Background: When determining eligibility for isoniazid preventive therapy of human immunodeficiency virus (HIV)-infected patients, the cutoff value of the tuberculin skin test (TST) is often reduced from an induration of 10 mm in diameter to one of 5 mm in diameter to compensate for loss of sensitivity. The effectiveness of this reduction depends on the underlying mechanism: a gradual decrease in skin test responsiveness with decreasing immunocompetence or an all-or-nothing switch to complete anergy. No published studies have assessed this directly in patients with tuberculosis.
Methods: We performed a cross-sectional study of TST responses and HIV infection among patients with sputum smear-positive pulmonary tuberculosis in 6 hospitals in Tanzania. Skin test anergy was defined as a TST reaction < or =2 mm in diameter.
Results: Of 991 patients with complete results, 451 (45.5%) had HIV infection. Anergy was observed in 111 (24.6%) of 451 HIV-infected patients and 18 (3.3%) of 540 HIV-uninfected patients (P<.001). The reaction size distributions among nonanergic HIV-infected and uninfected patients showed a limited difference (mean diameter +/- standard deviation, 15.9 +/- 5.0 mm and 16.8 +/- 3.8 mm, respectively; P=.048). The sensitivity of the TST among HIV-uninfected patients was 91.1% at a cutoff value of 10 mm and 95.2% at a cutoff value of 5 mm. The sensitivity of the TST among HIV-infected patients was 64.3% at a cutoff value of 10 mm and 71.2% at a cutoff value of 5 mm; the sensitivity of the TST was 67.6% and 74.5%, respectively, after adjustment for tuberculosis-specific anergy.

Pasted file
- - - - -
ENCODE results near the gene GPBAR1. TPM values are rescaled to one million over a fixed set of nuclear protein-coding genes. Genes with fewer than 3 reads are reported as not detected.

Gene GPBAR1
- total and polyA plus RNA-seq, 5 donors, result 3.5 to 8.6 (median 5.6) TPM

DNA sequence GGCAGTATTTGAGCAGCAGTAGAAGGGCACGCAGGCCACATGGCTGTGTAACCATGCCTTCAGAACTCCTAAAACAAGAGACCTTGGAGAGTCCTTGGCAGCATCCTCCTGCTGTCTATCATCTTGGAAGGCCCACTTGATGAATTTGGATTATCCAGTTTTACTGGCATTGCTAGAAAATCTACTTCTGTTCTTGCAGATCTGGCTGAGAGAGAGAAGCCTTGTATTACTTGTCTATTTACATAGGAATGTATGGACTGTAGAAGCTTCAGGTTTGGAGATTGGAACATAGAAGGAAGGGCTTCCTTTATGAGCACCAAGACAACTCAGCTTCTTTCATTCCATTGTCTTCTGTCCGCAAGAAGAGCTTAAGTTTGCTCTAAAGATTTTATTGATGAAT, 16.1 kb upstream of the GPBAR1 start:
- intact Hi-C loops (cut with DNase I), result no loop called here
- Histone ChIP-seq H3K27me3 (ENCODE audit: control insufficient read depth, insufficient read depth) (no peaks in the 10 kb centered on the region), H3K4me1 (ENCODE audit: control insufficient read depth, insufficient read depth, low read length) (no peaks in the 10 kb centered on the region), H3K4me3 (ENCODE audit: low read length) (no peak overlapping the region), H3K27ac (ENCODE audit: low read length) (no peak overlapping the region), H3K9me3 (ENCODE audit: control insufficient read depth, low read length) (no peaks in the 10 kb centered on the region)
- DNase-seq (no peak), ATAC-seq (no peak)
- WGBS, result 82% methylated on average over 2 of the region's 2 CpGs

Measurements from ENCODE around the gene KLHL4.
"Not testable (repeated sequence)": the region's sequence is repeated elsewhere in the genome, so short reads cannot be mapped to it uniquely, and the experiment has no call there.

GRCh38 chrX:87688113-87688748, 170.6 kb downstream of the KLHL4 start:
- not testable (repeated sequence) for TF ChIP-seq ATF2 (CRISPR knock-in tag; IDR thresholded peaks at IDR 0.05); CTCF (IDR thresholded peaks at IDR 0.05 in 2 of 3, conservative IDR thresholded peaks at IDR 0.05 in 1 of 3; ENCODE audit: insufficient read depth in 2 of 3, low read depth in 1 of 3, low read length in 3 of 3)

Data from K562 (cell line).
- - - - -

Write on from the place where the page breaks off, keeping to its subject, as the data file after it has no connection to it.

Conclusion: In subjects with tuberculosis disease and HIV infection, loss of TST sensitivity is predominantly attributable to anergy (i.e., an all-or-nothing phenomenon). The decrease in the proportion of false-negative TST results obtained by reducing the cutoff value from 10 mm to 5 mm is limited.